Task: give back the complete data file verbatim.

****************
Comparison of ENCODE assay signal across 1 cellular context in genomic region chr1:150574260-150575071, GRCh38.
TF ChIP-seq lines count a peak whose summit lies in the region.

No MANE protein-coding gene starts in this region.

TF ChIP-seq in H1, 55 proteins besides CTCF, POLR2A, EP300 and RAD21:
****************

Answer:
Comparison of ENCODE assay signal across 1 cellular context in genomic region chr1:150574260-150575071, GRCh38.
TF ChIP-seq lines count a peak whose summit lies in the region.

No MANE protein-coding gene starts in this region.

TF ChIP-seq in H1, 55 proteins besides CTCF, POLR2A, EP300 and RAD21: